They are experts.

Mr. Ignatius Beglane

Exactly, they run the world. The universal feeling among the populace is that they, their sons and daughters, as genuine taxpayers, are rescuing the banks and the financial system. I am talking about young professionals and people in good jobs who are worried about the increased interest rates and in many cases they are already on interest-only repayments. Last week I read an extensive article in a Sunday newspaper by two young people who declared themselves to be in negative equity and having mortgage troubles. Again, it epitomises the huge problem out there. As a nation we have to put our shoulder to the wheel. I consider myself at my stage in life lucky but I am willing to put my shoulder to the wheel with everybody else.

This is a really big area and the political system must offer support if it is going to get the country back on track. We all have to do it together and in a time of looking for cuts and so forth we also have to give a lot. This is a very positive thing to say to all the people losing their jobs. There is hope when one loses one's job but when one loses one's home there is no hope. The other point is that when a person loses his or her home there is dreadful shame and this is what stops people seeking advice early. They feel dreadful shame in the community because they have failed. I have spoken to many psychologists and psychiatrists in recent times and they are fearful. There is overwhelming evidence that among those who come before them are people whose debts are leading them to consider suicide. The practitioners are fearful of this.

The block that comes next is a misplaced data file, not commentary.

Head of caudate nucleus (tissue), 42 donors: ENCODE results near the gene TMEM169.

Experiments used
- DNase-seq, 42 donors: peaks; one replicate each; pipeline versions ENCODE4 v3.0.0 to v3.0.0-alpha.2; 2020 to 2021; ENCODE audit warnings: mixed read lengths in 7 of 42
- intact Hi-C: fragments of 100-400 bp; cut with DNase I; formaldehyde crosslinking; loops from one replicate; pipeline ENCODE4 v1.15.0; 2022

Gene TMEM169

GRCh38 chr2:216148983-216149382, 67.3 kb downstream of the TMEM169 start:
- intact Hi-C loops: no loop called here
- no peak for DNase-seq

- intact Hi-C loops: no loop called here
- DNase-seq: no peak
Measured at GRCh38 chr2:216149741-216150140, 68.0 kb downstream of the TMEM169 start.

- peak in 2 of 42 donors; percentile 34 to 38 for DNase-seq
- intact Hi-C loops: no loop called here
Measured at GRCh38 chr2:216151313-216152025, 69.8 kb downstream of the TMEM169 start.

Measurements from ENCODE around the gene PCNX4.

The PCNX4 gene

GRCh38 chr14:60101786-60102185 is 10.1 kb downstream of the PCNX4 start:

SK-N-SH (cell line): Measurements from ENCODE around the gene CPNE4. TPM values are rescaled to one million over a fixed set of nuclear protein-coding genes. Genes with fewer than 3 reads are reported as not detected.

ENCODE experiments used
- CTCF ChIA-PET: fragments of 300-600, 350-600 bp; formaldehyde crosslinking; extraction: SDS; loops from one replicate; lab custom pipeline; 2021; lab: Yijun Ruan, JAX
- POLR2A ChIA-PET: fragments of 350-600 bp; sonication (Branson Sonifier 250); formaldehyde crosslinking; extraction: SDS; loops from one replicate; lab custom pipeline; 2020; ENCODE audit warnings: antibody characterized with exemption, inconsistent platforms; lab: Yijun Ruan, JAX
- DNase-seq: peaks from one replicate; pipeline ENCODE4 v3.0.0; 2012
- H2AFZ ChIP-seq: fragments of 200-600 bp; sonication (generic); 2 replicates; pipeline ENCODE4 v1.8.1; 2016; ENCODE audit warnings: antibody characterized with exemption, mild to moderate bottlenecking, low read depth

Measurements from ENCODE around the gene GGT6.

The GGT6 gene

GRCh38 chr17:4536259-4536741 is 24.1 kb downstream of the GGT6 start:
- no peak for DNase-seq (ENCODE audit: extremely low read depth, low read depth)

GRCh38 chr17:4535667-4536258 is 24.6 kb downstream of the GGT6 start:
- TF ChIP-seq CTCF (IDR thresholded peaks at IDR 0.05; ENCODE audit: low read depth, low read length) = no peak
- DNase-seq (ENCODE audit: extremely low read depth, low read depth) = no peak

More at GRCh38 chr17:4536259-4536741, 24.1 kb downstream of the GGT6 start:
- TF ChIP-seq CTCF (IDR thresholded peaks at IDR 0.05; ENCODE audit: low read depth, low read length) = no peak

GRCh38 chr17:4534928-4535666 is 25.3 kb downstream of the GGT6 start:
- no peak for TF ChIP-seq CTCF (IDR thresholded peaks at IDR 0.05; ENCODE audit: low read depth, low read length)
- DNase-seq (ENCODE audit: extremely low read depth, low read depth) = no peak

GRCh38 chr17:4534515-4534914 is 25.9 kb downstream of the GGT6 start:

I shall finish with that plea to the committee. It is in the members' hands. I do not think the committee will find people wanting if the political establishment can support them as it has done with the financial institutions. The financial institutions owe it to the young people to whom they sold mortgages.